Any brand owner with an anticounterfeiting program will tell you that one of their biggest frustrations with online enforcement is that the information online marketplaces keep on third-party sellers is not always accurate or complete. Counterfeit sellers will do anything they can to fly under the radar online, often providing false names, addresses, and other contact information in their online marketplace profiles. Accordingly, it is quite common for brand owners to reach a literal dead end in their investigations of third-party sellers. The Integrity, Notification, and Fairness in Online Retail Marketplaces for Consumers Act (the “INFORM Consumers Act”), recently signed into law as part of the Consolidated Appropriations Act of 2023, aims to make it more difficult for counterfeit sellers to fly under the radar by requiring online marketplaces to collect, verify, and disclose certain information from high-volume third-party sellers to consumers.
Does Patent Quality Assurance (PQA) have a relationship with Intel? That is fast becoming the question du jour relating to the saga over the VLSI patents, to which Intel is on the hook for over $2 billion after losing a patent infringement action in district court. The factual predicate for the belief that there may be some relationship between PQA and Intel stems from the filing of an inter partes review (IPR) challenge on the part of PQA against the VLSI patents responsible for the $2 billion verdict against Intel. There has been a question in whispers behind the scenes about whether and to what extent the PQA challenge to the VLSI patents is a subterfuge because Intel could not challenge the patents in an IPR itself.
The U.S. Court of Appeals for the Federal Circuit (CAFC) on Wednesday issued a precedential opinion clarifying the requirements for the disclosure of technology that is ready for patenting at a public event to qualify as being “in public use” for purposes of the pre-America Invents Act (AIA) public use bar under 35 USC 102(b). The appeal stems from Minerva Surgical, Inc.’s suit against Hologic, Inc. and Cytyc Surgical Products, LLC for infringement of U.S. Patent No. 9,186,208, titled “Systems for endometrial ablation.” The U.S. District Court for the District of Delaware granted summary judgment for Hologic that the relevant claims were anticipated under the public use bar of the pre-AIA Section 102(b).
Inventions are secrets, at least until they are divulged to others. It would be lovely if an inventor could simply tell their secret to the world and receive just compensation in exchange. However, human nature tells us that people are reluctant to pay for something they are using unless someone makes them pay for it. When an inventor files a patent application, the secret of their invention is instantly shared with the world via public disclosure. As a result of the speed with which the inventor’s secret is shared with the world, receiving just compensation from users of that secret is particularly difficult.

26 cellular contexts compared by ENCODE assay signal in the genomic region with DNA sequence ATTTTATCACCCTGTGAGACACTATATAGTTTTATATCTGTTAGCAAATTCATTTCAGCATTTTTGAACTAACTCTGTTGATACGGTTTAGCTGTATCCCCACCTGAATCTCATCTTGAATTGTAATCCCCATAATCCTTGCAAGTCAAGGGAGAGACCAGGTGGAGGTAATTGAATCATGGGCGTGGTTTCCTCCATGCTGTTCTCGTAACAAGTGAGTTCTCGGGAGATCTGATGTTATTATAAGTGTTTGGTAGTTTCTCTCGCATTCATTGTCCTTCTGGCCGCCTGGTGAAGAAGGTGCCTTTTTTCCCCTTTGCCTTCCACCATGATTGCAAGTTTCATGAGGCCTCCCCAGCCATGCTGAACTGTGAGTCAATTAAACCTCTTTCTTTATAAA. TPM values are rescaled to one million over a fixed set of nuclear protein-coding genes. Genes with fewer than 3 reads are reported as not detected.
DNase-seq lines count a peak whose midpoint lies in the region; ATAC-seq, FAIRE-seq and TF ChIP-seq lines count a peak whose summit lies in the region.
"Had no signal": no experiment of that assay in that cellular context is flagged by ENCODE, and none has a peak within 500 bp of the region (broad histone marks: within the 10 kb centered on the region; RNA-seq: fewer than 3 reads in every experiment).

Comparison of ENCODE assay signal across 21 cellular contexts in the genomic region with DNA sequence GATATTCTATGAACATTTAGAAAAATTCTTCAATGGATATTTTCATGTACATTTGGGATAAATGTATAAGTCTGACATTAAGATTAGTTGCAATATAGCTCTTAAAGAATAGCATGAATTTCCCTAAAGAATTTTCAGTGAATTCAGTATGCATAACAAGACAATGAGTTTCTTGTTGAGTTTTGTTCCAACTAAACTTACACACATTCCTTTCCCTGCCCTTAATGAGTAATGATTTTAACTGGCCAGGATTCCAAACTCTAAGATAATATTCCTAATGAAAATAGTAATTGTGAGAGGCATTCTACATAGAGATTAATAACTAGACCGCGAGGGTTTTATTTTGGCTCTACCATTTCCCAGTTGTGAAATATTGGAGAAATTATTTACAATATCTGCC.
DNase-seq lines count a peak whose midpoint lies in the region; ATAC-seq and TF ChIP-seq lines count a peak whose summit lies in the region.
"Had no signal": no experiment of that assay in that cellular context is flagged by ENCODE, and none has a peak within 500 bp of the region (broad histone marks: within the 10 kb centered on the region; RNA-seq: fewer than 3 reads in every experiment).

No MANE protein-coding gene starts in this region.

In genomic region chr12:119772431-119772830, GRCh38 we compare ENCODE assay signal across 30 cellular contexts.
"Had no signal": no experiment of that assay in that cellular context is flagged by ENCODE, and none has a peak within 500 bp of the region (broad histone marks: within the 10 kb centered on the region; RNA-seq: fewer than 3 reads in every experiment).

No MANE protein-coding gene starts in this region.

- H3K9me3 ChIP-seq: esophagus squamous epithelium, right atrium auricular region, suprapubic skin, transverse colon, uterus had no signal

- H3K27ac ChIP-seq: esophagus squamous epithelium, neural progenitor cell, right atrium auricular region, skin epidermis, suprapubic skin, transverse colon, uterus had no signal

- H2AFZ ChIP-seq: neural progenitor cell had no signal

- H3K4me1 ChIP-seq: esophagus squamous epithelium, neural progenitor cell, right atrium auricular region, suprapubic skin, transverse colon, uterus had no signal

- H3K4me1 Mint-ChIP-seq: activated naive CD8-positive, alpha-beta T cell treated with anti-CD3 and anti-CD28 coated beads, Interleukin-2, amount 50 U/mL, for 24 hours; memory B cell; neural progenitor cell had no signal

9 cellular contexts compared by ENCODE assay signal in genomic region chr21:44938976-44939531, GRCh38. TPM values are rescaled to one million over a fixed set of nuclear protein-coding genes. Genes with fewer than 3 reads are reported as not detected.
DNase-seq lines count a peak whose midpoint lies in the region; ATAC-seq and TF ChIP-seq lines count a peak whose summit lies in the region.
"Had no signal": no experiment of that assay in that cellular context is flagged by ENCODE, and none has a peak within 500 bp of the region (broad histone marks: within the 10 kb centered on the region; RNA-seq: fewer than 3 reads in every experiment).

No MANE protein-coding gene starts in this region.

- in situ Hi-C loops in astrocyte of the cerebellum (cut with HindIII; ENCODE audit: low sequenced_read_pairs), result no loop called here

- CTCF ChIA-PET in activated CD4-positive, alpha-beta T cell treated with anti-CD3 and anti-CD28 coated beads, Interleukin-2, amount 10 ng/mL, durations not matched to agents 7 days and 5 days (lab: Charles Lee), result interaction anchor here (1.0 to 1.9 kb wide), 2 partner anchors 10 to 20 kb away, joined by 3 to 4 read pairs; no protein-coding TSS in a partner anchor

The U.S. Court of Appeals for the Federal Circuit (CAFC) issued a precedential opinion on Monday that reversed and vacated in part a previous lower court ruling in a patent case related to fuel tank sensors. In 2020, SSI Technologies filed a lawsuit against Dongguan Zhengyang Electronic Mechanical LTD (DZEM), alleging infringement of two patents that covered fuel tank sensor technology. SSI accused DZEM of producing systems to reduce emissions for diesel truck engines that infringed U.S. Patent Nos. 8,733,153 and 9,535,038. In September 2021, a Wisconsin district court dismissed the patent infringement claims by SSI, as well as DZEM’s counterclaims that the patents were invalid.
The copy writes itself: “Five-Time Woman World Jump Rope Champion Transforms Fitness Industry after Securing Patents.” However, you’re unlikely to find a glowing profile of Molly Metz on the U.S. Patent and Trademark Office (USPTO) website anytime soon. That’s because, after the fitness industry embraced Molly’s invention as the gold standard for speed jump ropes, the Patent Trial and Appeal Board (PTAB) of the USPTO invalidated the claims of the patents based on prior art from 1978 and 1979.
The United States Patent and Trademark Office (USPTO) is requesting public comments on artificial intelligence (AI) and inventorship via a Federal Register Notice published today, February 14. The Office has sought comment on the topic before, but not since its decision to deny patent protection to inventions created by Stephen Thaler’s artificial intelligence (AI) machine, DABUS. That decision was upheld by the district court and U.S. Court of Appeals for the Federal Circuit (CAFC) on appeal, but the CAFC in its decision left open the possibility that inventions made by human beings with the assistance of AI may be eligible for patent protection.